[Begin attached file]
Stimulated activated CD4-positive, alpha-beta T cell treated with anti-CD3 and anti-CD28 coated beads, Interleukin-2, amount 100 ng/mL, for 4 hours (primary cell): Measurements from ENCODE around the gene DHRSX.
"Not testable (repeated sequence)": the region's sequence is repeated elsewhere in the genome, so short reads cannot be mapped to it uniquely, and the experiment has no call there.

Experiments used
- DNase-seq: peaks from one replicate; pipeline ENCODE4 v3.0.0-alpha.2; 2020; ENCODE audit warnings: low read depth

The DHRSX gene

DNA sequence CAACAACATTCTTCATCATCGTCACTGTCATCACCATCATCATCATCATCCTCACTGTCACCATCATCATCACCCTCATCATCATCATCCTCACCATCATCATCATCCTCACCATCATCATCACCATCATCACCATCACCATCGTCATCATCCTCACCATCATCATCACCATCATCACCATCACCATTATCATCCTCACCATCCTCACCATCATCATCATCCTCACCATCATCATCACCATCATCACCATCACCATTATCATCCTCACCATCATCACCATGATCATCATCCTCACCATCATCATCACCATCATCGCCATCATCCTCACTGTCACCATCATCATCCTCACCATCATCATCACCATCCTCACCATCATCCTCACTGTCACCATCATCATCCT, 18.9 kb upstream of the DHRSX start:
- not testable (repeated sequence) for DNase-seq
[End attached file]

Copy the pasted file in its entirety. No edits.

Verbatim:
Stimulated activated CD4-positive, alpha-beta T cell treated with anti-CD3 and anti-CD28 coated beads, Interleukin-2, amount 100 ng/mL, for 4 hours (primary cell): Measurements from ENCODE around the gene DHRSX.
"Not testable (repeated sequence)": the region's sequence is repeated elsewhere in the genome, so short reads cannot be mapped to it uniquely, and the experiment has no call there.

Experiments used
- DNase-seq: peaks from one replicate; pipeline ENCODE4 v3.0.0-alpha.2; 2020; ENCODE audit warnings: low read depth

The DHRSX gene

DNA sequence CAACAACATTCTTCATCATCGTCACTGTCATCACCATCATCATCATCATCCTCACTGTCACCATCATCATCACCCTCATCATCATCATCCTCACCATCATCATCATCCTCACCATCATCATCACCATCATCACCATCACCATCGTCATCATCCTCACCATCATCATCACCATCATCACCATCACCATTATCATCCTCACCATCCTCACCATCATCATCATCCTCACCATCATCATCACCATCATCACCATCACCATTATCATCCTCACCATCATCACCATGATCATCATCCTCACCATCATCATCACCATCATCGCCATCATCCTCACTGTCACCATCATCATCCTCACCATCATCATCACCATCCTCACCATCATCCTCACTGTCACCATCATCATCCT, 18.9 kb upstream of the DHRSX start:
- not testable (repeated sequence) for DNase-seq